In this week's episode, I focus on self-forgiveness from both a psychological and contemplative/meditative perspective: what it means to self-forgive and ways we can practice self-forgiveness. I share some of the psychological research to date on the benefits of self-forgiveness and then draw on this research to discuss some specific strategies for engaging in the practice of self-forgiveness: 1) acknowledgement and accountability; 2) self-understanding through the lens of self-compassion; 3) intra- and interpersonal amends-making and repair; and 4) committed action. I end with a guided meditation focused on self-forgiveness that incorporates many of these strategies.


To connect more with Dr. Foynes:



Check out the free 4-part video series on building resilience: https://melissafoynes.com/free-series





1:1 Coaching Program: https://melissafoynes.com/1-1-program





Follow @drfoynes on Instagram.




Please note that the information provided in this episode does not constitute professional advice or therapy, mental health services, or health care services, and is not intended to serve as a substitute for professional advice or services. If you are struggling with a mental health crisis or need immediate assistance, please call 911 or go to your nearest emergency room.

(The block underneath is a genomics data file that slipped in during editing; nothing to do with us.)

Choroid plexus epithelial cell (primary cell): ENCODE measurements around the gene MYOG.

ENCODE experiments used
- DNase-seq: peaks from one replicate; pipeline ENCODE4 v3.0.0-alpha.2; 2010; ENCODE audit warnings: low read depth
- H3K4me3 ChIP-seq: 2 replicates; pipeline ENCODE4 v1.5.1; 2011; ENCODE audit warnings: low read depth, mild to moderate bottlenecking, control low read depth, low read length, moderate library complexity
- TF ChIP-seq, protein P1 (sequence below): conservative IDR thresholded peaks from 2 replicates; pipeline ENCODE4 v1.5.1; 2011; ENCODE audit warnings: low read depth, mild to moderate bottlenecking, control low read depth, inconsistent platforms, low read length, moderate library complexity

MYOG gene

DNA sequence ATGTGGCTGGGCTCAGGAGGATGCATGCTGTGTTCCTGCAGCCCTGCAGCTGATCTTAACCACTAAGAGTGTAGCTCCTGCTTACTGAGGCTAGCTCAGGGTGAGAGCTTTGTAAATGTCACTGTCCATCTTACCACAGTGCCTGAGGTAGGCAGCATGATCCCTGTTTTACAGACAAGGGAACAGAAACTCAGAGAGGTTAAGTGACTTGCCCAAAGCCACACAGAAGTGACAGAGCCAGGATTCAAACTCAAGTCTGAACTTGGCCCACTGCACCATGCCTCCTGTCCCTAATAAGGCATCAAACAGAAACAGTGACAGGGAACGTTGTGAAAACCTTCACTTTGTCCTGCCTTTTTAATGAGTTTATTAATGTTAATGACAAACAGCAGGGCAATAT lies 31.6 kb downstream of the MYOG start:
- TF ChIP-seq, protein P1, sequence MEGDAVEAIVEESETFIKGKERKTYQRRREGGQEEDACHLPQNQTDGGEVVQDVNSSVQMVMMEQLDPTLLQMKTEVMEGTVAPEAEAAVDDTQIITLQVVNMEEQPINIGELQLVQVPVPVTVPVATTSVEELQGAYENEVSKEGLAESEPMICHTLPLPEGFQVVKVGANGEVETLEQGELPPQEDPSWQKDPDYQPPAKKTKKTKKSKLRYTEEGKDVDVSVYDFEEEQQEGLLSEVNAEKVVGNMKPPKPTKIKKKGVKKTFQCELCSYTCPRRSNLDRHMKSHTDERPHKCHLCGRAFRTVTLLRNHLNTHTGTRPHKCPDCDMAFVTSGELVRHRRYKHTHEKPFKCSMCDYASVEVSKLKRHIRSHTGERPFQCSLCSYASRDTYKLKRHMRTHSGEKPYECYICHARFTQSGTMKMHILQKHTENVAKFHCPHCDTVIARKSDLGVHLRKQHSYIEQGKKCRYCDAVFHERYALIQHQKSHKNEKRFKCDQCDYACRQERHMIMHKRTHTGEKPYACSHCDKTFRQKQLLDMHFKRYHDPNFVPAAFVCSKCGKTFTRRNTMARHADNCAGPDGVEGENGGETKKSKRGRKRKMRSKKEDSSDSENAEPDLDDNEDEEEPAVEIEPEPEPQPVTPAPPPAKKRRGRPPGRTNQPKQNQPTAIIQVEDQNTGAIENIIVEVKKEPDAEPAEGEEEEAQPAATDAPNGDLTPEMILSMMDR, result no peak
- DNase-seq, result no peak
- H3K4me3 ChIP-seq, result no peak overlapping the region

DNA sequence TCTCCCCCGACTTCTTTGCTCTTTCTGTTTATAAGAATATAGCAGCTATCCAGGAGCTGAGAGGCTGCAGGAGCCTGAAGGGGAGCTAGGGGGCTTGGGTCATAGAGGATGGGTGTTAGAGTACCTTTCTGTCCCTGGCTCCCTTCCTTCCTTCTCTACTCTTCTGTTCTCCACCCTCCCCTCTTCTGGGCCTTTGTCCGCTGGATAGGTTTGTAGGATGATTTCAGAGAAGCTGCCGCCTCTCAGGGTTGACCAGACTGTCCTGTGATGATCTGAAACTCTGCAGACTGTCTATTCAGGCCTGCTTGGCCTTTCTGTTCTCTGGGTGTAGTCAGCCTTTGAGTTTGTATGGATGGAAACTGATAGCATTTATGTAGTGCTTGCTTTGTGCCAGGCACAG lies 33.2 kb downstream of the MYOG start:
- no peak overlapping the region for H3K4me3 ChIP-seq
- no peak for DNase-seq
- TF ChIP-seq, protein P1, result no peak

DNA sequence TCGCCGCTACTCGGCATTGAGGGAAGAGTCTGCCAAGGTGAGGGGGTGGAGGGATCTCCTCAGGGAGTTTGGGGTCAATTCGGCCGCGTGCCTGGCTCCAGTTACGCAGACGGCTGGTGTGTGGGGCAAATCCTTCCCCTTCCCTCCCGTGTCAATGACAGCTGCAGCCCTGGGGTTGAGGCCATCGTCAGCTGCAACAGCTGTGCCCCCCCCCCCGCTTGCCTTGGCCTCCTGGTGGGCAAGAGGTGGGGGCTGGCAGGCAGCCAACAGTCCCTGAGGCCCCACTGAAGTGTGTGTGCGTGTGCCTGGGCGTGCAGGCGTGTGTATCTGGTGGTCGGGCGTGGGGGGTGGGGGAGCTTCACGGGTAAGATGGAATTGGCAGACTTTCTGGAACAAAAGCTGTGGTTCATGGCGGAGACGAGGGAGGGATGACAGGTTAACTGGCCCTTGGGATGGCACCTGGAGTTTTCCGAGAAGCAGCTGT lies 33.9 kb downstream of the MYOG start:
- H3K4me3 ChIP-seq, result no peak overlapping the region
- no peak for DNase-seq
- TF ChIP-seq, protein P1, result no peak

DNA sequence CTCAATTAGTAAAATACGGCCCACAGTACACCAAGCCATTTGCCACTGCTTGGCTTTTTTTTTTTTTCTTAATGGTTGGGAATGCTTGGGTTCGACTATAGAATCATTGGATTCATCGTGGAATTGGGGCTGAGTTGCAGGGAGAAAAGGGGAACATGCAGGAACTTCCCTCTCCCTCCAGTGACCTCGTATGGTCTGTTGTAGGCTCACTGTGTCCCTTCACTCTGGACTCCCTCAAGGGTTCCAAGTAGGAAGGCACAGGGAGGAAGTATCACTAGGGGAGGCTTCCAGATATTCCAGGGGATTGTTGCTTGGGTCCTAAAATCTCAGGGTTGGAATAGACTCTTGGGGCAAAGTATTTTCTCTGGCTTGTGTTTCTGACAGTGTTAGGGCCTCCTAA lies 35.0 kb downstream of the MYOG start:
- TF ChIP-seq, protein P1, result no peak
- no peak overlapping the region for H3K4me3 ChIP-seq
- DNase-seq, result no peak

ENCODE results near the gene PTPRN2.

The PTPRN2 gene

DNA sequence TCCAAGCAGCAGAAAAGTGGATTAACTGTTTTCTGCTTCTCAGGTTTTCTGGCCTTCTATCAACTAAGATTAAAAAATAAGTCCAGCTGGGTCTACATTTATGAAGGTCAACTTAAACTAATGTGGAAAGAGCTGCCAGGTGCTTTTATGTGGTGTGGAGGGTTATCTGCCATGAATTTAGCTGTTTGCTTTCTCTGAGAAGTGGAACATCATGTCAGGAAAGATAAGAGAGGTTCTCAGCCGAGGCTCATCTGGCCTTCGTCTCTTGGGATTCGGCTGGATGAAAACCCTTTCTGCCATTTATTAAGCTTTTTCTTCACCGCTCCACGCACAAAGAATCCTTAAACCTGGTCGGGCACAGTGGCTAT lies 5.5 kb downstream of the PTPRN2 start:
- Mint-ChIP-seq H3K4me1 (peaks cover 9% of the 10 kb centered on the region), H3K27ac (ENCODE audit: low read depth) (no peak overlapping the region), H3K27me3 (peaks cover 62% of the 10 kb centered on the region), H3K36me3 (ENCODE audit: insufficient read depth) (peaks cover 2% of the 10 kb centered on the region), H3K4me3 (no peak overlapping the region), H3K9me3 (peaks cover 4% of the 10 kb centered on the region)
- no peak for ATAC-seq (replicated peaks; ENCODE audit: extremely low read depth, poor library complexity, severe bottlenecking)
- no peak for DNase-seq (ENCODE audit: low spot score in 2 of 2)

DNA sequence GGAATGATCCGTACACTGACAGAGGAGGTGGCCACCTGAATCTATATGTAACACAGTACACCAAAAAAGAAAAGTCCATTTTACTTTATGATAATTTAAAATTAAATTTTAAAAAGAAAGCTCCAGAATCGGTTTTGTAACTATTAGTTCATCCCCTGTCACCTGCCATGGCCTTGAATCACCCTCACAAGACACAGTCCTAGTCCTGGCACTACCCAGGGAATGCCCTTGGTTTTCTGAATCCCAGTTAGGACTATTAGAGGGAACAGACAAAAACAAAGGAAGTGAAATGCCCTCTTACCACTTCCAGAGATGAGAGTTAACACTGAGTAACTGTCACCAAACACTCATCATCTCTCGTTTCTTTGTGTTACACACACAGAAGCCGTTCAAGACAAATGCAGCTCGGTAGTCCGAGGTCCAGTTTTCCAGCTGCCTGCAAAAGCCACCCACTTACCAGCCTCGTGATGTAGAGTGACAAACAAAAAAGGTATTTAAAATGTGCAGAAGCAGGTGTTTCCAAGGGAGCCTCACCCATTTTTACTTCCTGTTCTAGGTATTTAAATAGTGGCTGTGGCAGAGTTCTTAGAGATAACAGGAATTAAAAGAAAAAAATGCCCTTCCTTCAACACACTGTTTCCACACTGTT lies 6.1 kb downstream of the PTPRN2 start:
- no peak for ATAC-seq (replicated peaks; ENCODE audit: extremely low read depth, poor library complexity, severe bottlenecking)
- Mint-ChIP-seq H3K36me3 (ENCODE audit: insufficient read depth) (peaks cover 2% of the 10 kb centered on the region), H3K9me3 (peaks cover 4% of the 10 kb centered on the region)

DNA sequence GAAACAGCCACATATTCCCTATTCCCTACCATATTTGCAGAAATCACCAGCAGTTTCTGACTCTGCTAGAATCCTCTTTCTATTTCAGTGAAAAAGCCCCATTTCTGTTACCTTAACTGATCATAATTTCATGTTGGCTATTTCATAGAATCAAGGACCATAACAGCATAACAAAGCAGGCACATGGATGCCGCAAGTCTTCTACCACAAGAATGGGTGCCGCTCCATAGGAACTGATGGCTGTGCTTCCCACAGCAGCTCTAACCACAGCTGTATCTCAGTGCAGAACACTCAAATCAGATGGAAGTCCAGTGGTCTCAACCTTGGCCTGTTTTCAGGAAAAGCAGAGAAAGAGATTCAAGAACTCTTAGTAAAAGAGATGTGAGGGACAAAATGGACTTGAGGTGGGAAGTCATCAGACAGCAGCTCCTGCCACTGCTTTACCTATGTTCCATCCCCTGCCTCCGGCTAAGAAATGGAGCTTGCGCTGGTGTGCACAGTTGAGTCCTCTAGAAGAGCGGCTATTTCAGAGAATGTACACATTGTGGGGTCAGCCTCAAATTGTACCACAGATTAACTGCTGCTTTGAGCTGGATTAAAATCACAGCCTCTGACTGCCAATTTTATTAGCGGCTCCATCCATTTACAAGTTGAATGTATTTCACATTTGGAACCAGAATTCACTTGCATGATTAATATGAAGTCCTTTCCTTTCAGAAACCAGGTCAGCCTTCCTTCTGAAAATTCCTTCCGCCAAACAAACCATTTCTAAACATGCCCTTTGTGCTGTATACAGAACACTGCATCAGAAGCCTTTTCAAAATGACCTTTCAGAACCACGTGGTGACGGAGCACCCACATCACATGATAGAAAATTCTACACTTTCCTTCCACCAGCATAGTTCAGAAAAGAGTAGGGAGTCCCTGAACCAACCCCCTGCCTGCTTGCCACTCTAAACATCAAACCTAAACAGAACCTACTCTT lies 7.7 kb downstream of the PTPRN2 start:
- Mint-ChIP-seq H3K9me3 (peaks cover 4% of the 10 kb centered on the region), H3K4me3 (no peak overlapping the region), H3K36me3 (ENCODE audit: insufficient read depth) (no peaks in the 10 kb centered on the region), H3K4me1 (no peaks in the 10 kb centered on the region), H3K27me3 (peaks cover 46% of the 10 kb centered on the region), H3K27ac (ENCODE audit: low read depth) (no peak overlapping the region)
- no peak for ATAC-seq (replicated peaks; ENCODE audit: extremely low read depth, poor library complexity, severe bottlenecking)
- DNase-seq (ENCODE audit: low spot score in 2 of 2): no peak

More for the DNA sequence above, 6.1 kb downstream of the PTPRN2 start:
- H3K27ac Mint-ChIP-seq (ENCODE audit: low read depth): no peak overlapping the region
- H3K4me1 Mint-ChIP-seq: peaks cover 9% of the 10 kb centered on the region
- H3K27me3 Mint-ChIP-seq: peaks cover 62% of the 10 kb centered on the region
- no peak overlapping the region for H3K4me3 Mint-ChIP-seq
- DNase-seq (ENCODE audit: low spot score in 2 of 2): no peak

References & Additional Resources



Cornish, M. A., & Wade, N. G. (2015a). A therapeutic model of self-forgiveness with intervention strategies for counselors. Journal of Counseling & Development, 93, 96–104.





Enright, R. D. (1996). Counseling within the forgiveness triad: On forgiving, receiving forgiveness, and self‐forgiveness. Counseling and values, 40(2), 107-126.





Jacinto, G. A., & Edwards, B. L. (2011). Therapeutic stages of forgiveness and self-forgiveness. Journal of Human Behavior in the Social Environment, 21(4), 423–437.





Pelucchi S, Paleari FG, Regalia C, Fincham FD. Self-forgiveness in romantic relationships: It matters to both of us. J Fam Psychol. 2013;27(4):541-549. 





Peterson SJ, Van Tongeren DR, Womack SD, Hook JN, Davis DE, Griffin BJ. The benefits of self-forgiveness on mental health: Evidence from correlational and experimental research. J Posit Psychol. 2017;12(2):159-168. 





Rasmussen KR, Stackhouse M, Boon SD, Comstock K, Ross R. Meta-analytic connections between forgiveness and health: The moderating effects of forgiveness-related distinctions. Psychol Health. 2019;34(5):515-534.





Whited MC, Wheat AL, Larkin KT. The influence of forgiveness and apology on cardiovascular reactivity and recovery in response to mental stress. J Behav Med. 2010;33(4):293-304.





Woodyatt, L., Worthington, E. L., Wenzel, M., & Griffin, B. J. (2017). Orientation to the psychology of self-forgiveness. In Handbook of the psychology of self-forgiveness (pp. 3-16). Springer, Cham.





Worthington, E. L., Jr. (2013). Moving forward: Six steps to forgiving yourself and breaking free from the past. Colorado Springs, CO: WaterBrook Press.

1 hr 10 min